Employees of a rotational molding business in Ahamadabad, India, had a lucky escape when much of the area was devastated by a powerful earthquake Jan. 26.
The massive temblor, with a magnitude of 7.7, was expected to have claimed an estimated 25,000 lives. It struck in the country's industrial heartland in the western state of Gujarat.
A handful of staff at the downtown Ahamadabad office of Saeplast India Pvt. Ltd., owned by Saeplast Inc. of Dalvik, Iceland, were evacuated uninjured, according to Steinthor Olafsson, president of the parent company. Few were at work because the disaster occurred early on Republic Day, a national public holiday.
Saeplast India's 3-year-old plant, located about 40 miles from the city center, was saved from major damage but still was closed a week after the quake. The 1,000-square-foot facility has one Indian-built rotomolding line that makes large polyethylene fish tubs. Communications were down last week and the Saeplast workers have joined the massive rescue effort, Olafsson said.
It took Olafsson more than a day to receive news of the Saeplast operation and its 25 employees. He eventually got through by cellular phone.
"It was the safety of our people and managing director that was foremost in my mind when the earthquake happened. It was quite a relief when we realized they were safe," said Olafsson, whose group also runs Canadian fish and meat container rotomolder Saeplast Canada Ltd. of St. John's, New Brunswick.
Olafsson said the single-level plant was not constructed specifically to withstand a quake, but it was well-constructed, meeting European standards.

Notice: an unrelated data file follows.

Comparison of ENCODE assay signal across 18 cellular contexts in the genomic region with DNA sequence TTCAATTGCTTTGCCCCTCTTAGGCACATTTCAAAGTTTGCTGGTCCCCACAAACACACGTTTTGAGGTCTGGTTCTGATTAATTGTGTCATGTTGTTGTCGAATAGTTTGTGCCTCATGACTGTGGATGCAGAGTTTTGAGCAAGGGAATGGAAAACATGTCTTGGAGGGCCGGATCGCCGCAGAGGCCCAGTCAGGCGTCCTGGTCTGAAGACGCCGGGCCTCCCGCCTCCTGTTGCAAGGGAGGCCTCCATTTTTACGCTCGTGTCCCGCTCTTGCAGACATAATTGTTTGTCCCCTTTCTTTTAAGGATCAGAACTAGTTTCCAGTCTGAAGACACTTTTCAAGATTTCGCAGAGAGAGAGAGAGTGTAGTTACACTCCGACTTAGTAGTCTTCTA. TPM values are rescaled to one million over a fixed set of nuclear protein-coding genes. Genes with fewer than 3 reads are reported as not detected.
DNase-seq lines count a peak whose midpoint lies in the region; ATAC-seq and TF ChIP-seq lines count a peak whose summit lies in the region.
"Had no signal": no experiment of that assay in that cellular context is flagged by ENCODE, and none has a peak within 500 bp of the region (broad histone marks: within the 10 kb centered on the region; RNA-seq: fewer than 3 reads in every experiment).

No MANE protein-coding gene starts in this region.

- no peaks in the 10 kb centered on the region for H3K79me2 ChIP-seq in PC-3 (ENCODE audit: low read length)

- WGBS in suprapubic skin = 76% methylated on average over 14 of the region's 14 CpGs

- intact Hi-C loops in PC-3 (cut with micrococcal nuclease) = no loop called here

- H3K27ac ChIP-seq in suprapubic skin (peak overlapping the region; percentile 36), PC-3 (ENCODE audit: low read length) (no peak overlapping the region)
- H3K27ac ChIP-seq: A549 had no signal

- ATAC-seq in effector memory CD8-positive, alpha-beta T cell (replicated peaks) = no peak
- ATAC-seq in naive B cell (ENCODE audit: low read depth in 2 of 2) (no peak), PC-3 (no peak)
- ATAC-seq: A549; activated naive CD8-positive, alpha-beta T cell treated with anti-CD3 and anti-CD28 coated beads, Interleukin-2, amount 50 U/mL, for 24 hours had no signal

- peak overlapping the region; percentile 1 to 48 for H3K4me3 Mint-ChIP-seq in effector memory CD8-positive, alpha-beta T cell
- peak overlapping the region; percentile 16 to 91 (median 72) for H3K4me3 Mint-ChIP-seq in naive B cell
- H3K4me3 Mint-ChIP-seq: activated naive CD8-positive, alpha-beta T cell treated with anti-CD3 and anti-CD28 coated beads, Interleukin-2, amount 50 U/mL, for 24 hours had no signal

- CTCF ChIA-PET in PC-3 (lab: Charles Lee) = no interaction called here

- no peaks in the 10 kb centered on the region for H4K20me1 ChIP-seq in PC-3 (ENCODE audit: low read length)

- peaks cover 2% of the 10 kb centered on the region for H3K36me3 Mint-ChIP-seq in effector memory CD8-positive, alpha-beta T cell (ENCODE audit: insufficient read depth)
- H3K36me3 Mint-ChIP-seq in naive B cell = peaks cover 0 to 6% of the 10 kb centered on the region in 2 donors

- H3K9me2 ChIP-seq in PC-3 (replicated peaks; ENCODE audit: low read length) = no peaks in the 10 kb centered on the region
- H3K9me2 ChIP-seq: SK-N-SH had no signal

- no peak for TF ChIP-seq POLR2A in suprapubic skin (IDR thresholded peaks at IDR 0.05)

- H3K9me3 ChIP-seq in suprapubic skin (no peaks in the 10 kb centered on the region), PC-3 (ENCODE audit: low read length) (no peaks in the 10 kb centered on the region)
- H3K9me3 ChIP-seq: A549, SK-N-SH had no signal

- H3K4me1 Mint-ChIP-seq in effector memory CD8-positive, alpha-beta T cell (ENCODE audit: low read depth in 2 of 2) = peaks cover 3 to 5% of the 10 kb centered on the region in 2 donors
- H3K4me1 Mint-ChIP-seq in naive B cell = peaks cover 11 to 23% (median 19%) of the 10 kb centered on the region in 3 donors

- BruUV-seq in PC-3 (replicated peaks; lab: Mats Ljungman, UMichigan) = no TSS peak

He expects communications and transportation problems to continue disrupting production at the rotomolding plant when it eventually reopens, perhaps in early February.
In Canada, Saeplast just invested nearly C$1 million (US$670,000) to install a new Ferry rotomolding machine. The business operates two molding lines, producing transit containers mainly for the Canadian and U.S. markets.
"There is increasing demand for all our products, with business growing in the U.S. as well as Canada, and we are not able to meet all our customer demands. We are concentrating on serving the chicken and meat areas," said Olafsson.
Saeplast is examining the possibility of launching a new rotomolding operation across the border in the United States, Olafsson said.
Saeplast acquired the former Dynoplast Canadian operation and Dynoplast's Salangen, Norway, plant in June 1999. Both businesses were purchased from buyout firm CVC Capital Partners Europe Ltd. of London, which had acquired the complete plastics business of Dyno Industrier ASA of Oslo, Norway, in 1998.